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When the snow falls, just get out and dig

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Get out there and clear some snow, people of Perth and Kinross.

It’s early in the season, but a call has been made for volunteers to help clear paths and pavements when the white stuff becomes really bad. Perth and Kinross Council is offering to train and equip people who agree to donate their time and sweat to keeping P&K moving.

I say yes.

It may seem easy for me to say, because I don’t live in Perth and Kinross. But I used to, for many years, and I dug a lot of snow. Beside the A93, between Perth and Blairgowrie, the ploughs stuck to the trunk roads and locals attacked the other parts.

It’s common in the country, and not just because the local authority pays farmers to keep routes clear. If your community is rural and remote, you can wait all year for somebody to do the work for you.

So, if you’re fit enough, you get off your backside and dig.

In snowier countries, it’s common for bylaws to require people to clear the paths outside their property within a certain number of hours of a heavy snowfall. If you don’t do it, or you do it poorly, you can be fined.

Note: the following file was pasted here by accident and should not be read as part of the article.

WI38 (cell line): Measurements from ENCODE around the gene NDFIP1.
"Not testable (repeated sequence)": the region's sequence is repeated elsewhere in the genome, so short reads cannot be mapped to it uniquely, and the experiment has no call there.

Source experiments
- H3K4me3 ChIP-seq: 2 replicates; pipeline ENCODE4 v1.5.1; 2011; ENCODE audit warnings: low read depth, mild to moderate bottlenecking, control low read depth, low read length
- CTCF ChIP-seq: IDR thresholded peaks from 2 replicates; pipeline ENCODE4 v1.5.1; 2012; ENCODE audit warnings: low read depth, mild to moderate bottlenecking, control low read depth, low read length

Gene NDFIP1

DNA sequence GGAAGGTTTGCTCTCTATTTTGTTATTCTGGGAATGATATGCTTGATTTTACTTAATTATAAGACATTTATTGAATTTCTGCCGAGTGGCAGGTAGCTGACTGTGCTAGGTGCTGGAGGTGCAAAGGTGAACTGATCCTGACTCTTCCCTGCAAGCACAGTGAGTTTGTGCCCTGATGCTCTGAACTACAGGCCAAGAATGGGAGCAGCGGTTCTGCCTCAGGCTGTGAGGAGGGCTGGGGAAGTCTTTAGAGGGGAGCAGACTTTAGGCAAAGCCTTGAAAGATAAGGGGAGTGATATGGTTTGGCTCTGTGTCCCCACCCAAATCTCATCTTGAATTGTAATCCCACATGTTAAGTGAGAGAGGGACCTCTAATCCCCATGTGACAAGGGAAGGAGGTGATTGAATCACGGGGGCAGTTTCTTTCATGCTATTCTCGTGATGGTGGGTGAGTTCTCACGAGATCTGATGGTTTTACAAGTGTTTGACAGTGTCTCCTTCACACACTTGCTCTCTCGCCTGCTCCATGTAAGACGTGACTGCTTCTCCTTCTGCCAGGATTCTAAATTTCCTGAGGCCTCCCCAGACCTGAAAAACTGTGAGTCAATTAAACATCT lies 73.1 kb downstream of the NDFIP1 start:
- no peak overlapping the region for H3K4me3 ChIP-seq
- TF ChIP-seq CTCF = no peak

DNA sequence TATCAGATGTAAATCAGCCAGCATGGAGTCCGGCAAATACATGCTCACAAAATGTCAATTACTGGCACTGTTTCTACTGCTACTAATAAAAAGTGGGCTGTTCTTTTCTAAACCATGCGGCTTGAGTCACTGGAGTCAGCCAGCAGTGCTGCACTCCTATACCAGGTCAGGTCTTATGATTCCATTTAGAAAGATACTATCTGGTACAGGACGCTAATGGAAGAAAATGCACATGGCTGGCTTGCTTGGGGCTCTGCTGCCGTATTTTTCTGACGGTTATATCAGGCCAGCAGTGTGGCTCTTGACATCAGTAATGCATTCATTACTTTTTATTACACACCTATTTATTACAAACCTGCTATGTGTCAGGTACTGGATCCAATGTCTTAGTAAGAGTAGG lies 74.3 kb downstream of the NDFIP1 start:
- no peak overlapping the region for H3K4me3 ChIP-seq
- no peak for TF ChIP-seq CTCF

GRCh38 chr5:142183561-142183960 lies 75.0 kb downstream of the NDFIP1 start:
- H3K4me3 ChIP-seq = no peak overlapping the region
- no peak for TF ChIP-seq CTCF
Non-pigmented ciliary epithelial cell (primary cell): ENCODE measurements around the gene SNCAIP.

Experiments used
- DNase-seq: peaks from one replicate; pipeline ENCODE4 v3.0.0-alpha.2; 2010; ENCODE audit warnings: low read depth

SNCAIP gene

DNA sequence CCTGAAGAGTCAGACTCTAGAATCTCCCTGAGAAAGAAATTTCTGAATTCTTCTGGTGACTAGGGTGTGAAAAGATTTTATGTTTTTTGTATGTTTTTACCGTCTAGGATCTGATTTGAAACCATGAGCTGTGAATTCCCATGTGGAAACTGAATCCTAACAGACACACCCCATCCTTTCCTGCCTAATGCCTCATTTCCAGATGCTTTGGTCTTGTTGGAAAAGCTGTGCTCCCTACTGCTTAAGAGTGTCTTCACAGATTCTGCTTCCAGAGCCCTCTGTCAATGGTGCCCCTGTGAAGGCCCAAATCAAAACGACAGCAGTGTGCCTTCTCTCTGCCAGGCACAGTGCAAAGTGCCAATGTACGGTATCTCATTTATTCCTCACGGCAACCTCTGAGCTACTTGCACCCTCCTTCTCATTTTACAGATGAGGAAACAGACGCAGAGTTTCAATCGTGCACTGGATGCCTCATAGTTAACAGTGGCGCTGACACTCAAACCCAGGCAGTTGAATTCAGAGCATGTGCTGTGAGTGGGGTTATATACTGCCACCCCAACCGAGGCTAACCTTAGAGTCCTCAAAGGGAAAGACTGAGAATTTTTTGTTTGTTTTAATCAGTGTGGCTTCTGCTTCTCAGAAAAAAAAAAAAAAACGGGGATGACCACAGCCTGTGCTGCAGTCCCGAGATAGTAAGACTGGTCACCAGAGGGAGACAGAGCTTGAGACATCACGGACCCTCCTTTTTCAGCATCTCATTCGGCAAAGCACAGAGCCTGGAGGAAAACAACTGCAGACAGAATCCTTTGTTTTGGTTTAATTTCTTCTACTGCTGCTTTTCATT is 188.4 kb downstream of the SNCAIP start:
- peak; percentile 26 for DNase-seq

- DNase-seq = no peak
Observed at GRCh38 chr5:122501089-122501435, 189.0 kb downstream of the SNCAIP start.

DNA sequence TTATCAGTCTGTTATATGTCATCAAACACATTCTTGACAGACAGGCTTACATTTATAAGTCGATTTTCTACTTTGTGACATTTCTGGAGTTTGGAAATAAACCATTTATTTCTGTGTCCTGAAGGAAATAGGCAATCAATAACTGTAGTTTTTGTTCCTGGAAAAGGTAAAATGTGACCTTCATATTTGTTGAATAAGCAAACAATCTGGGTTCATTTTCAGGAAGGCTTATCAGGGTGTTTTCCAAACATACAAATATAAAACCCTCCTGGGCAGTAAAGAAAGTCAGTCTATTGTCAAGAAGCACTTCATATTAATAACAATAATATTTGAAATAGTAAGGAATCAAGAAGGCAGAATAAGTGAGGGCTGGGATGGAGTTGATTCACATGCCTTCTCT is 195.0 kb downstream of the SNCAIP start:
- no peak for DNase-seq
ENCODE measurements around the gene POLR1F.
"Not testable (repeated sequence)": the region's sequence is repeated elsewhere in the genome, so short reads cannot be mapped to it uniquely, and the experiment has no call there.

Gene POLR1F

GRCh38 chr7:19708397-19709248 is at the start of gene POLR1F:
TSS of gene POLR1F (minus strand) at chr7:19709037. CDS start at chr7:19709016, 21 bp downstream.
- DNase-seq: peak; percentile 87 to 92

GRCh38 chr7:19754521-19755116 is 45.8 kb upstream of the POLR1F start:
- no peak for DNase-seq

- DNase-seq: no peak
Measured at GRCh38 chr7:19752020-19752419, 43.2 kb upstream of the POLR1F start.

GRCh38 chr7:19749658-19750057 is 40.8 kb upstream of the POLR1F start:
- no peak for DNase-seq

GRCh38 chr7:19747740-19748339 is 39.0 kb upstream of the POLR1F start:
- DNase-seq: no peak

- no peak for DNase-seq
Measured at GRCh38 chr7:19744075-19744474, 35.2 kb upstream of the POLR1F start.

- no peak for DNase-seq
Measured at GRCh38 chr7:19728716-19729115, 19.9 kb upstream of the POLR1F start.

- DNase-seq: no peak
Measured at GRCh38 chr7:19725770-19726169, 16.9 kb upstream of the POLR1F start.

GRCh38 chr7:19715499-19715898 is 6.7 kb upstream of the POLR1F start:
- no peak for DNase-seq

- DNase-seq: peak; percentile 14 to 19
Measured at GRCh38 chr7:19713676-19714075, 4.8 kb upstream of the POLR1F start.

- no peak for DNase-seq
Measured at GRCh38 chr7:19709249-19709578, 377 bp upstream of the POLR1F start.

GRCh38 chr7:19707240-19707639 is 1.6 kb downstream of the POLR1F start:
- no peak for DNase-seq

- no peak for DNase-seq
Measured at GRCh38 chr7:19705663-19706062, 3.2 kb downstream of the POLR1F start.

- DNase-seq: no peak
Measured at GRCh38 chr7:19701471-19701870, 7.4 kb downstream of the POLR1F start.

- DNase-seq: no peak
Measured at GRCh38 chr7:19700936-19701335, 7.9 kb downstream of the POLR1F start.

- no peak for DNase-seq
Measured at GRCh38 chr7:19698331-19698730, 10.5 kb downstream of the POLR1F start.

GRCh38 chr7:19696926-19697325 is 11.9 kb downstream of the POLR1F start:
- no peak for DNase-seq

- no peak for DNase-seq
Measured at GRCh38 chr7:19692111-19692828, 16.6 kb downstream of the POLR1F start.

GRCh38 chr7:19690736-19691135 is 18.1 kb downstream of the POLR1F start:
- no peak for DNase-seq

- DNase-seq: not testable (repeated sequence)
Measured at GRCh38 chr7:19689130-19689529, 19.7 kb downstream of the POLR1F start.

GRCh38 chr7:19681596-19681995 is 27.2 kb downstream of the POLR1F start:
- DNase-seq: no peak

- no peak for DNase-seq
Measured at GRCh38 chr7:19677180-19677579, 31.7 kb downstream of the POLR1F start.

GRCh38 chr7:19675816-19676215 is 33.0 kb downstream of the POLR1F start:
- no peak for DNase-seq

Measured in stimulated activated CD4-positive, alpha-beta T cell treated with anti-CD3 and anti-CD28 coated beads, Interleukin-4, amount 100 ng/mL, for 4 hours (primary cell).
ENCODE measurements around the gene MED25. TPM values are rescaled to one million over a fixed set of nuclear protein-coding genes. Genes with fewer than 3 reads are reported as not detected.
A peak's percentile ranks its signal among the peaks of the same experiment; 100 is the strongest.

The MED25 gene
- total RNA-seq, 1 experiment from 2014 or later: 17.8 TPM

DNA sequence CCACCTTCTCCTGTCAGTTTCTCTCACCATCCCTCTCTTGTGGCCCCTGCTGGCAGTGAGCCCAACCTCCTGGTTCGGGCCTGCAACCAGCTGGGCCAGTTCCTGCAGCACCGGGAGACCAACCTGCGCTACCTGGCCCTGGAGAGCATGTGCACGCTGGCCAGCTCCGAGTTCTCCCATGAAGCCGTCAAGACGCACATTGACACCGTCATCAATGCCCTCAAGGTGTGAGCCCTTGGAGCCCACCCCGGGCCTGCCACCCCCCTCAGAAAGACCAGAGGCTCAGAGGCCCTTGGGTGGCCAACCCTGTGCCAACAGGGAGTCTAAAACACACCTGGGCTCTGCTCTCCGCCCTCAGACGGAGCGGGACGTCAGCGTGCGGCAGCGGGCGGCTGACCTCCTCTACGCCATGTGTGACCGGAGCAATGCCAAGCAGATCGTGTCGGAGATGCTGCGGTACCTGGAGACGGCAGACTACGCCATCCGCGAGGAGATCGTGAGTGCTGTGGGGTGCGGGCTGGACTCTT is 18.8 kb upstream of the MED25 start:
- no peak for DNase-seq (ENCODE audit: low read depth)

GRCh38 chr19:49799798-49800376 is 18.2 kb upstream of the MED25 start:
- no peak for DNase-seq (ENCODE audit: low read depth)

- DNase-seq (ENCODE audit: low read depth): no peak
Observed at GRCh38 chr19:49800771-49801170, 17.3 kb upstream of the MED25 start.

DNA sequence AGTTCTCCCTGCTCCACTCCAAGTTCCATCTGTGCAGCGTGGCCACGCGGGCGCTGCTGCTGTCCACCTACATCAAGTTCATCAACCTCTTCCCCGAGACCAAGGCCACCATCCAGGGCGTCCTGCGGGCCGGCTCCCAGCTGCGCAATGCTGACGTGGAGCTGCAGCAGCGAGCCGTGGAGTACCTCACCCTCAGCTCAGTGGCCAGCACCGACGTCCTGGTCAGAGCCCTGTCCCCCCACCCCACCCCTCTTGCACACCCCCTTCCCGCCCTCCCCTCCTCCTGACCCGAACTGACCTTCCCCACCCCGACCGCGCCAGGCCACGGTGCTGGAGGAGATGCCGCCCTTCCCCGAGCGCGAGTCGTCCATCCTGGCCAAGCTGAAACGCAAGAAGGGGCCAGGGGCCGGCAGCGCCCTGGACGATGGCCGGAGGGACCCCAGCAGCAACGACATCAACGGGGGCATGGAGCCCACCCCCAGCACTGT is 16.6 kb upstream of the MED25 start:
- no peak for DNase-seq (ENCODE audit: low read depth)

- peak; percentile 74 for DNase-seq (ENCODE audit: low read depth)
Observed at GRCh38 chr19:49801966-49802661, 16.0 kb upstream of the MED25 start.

There’s no such bylaw in the part of Canada where I live, but social convention suggests you do it anyway. And I do.

Every time it snows, I make sure passersby can walk near my home as safely as possible. It’s just the right thing to do.

It strikes me that in a place like P&K, where snowfall hits less often but with more impact, there’s an even greater need.

Yes, you pay your taxes but, with pressures on public finances, it’s unreasonable to complain that the council doesn’t do the job fast enough or well enough if you’re not prepared to help.

So, when I read that the Taxpayers’ Alliance was calling the plea for volunteers “a dangerous precedent,” I disagreed.

The dangerous precedent has already been set: expecting the council to be everywhere at once, and complaining incessantly about public servants who are helping other people.

Put your breath to better use. Get out and dig.

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